Machinima: The Most Impressive LA Tech Company since MySpace
Long California’s digital also-ran, Los Angeles may have its first bona fide new media hit brewing. It’s called Machinima, it did 2.3 billion video views last year, 350 million in December alone, has 45 million uniques, and is still growing.
These numbers slaughter more well known video companies, but if you haven’t heard of Machinima– don’t feel bad. I hadn’t either before a week ago, when I found myself camped out in Redpoint Ventures office and told partner Geoff Yang I wouldn’t leave without a good story tip. Finally he whispered, “Machinima’s December numbers” and I had to ask him to pronounce Machinima a few times, and spell it before I even knew what he was saying. I was impressed we even had a CrunchBase widget for it.
The word is mash-up of “machine” and “cinema” and refers to an underground trend of gamers recording their own videogame play and posting the videos online. It used to be limited to bragging– a hard core gamer showing off his skills. But increasingly, machinima has taken a more creative turn. Players have learned to manipulate story line and character within the video game worlds, with gamers playing characters, and one acting as the camera man. The company was started by Allen DeBevoise and has raised $15 million in two rounds of funding from MK Capital and Redpoint Ventures.
DeBevoise was drawn to the underground movement more from the animation side than the gamer side. He’s been in animation so long, he even worked on the first Tron movie. He was blown away that gamers were able to use these real time game engines to render the imagines in real time– a process that used to be expensive and slow. “Real time rendering was the hold grail in the traditional computer animation business,” he says.
He went to see a gamer who owned the URL in 2004 and bought it from him, although he didn’t focus much on the business until YouTube started to take off in 2007. He tried to raise money back then but the audience was seen as too niche, maybe 5 million people if Machinima was lucky. Clearly everyone underestimated what was brewing here.
There are a lot of fascinating cultural aspects to Machinima that helped make the audience so much bigger than anyone expected. It’s smack in the middle of the expansion of the geek-chic Comicon-culture. It’s never been a better time to be a geek, as seen with the rise of comic themed mega-movies, the explosion of digital movie making innovation in movies like Avatar and Tron that blur the line between actor and animation, everything JJ Abrams and even the mainstream popularity of shows like “The Big Bang Theory.”
While Machinima’s audience is more hardcore than your average Farmville user, platforms like Facebook and the iPad have certainly made the concept of being a “gamer” more mainstream than ever. Already Machinima is doing roughly 70 million views a month through mobile phones, and expects more off-computer as digital living room devices like GoogleTV and Apple TV take off. “Gamification” is even an overused Silicon Valley buzzword these days. And Machinima’s young users have grown up in a world of digital animation, from Pixar as a kid to Halo as a young adult to developing crushes on blue aliens as a 20-something. They’re the natural generation to create a new art form merging the two.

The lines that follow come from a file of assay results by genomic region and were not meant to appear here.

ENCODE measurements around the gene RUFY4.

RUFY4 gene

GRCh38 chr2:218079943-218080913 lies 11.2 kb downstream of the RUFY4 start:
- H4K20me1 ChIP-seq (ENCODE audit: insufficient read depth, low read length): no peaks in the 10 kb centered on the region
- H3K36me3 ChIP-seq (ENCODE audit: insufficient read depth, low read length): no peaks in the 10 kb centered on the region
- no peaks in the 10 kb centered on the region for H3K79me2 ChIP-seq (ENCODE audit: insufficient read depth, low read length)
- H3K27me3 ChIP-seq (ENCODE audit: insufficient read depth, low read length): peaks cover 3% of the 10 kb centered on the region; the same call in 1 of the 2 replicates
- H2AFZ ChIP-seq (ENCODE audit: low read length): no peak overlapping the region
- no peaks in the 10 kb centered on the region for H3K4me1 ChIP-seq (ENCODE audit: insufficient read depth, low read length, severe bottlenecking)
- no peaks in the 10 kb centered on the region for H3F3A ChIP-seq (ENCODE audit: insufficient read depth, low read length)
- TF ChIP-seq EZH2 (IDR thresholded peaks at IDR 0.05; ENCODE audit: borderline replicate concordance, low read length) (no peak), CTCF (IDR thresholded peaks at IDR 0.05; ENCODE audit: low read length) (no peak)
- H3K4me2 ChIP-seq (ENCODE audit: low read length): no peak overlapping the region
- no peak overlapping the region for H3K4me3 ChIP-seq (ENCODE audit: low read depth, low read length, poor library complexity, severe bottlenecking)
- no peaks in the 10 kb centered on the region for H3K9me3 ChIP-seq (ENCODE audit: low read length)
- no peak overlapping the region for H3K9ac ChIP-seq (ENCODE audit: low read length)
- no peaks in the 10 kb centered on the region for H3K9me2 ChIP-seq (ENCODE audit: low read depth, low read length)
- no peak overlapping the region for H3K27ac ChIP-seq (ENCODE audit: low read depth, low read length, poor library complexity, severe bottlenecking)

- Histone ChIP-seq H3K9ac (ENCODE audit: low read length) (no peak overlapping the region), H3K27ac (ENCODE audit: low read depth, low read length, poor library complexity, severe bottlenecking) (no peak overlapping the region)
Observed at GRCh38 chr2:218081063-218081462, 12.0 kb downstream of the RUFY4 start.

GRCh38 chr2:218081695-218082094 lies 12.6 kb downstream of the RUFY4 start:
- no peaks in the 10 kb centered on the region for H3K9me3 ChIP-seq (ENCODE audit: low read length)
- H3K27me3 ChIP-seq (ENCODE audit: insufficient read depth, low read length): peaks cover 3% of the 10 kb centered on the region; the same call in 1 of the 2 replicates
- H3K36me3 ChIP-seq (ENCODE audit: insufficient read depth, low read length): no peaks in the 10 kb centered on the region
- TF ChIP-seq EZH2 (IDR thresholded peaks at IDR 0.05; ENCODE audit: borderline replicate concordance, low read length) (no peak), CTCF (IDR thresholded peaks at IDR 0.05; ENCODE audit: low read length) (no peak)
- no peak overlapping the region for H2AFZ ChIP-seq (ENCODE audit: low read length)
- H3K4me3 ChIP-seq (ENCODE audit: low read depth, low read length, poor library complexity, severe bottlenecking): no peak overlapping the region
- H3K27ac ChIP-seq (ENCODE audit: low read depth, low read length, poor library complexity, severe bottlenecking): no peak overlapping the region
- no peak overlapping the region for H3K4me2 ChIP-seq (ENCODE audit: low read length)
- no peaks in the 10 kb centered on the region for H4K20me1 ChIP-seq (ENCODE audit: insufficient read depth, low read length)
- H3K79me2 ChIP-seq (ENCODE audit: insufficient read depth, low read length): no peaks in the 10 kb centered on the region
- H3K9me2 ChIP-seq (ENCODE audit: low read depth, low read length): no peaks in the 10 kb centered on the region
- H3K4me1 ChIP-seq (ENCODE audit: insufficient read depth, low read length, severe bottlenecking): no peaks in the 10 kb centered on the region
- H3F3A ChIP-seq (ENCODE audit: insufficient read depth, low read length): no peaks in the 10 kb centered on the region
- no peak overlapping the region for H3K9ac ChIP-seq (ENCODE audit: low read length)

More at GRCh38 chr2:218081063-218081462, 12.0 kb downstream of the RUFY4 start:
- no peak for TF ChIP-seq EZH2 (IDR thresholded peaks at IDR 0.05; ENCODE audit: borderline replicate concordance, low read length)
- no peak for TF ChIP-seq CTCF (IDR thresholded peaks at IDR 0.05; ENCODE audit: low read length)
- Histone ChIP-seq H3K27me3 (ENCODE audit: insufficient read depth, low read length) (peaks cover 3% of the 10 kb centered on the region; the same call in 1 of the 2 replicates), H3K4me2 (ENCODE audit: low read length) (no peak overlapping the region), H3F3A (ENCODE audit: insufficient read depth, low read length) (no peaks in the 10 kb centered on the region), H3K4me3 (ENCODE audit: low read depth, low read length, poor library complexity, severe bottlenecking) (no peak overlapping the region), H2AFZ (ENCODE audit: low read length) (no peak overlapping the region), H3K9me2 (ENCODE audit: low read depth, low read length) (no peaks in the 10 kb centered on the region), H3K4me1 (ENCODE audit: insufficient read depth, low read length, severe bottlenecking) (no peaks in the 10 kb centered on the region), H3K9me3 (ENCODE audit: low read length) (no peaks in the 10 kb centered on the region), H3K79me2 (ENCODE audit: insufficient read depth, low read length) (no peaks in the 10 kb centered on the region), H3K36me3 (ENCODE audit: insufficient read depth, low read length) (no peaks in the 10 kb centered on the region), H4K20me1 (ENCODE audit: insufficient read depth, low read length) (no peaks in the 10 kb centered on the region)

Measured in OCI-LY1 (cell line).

What I love about this company is how well it plays to LA’s endemic strengths, and doesn’t try to do what the Valley does well. Rather than be a tech-centric company, Machinima runs entirely on a YouTube channel. But that doesn’t mean it’s a lean, user-generated-content company. Machinima has 90 employees most of which produce 24 regular shows in house, that augment the ones from community “directors.” Given the creative talent in LA, you could argue this is a company that couldn’t have been built in the Valley. DeBevoise says he regularly meets with agents who see Machinima as a potential digital outlet for creative talent like animators, directors and writers, and since it’s a very new form of filmmaking there aren’t a lot of sacred cows it’s threatening.
DeBevoise isn’t into Machinima being the next, say, Facebook. He wants it to be the next iteration of Rolling Stone magazine or MTV–the touch-point for the pop culture zeitgeist for young people broadly, not just hardcore gamers. It’s a very LA-vision.
In 2010, Machinima’s advertisers were not surprisingly mostly gaming publishers, but given the numbers, this year the company is expanding into non-endemic mainstream consumer goods like Coke and Unilever. Any company with this large of an audience can build a decent ad business, but particularly attractive about Machinima is the idea of unleashing gamers to make their own videos to promote certain brands, DeBevoise says. He expects the company to become profitable this year.
In the cold-war between Silicon Valley and LA, LA may finally have a big winner.
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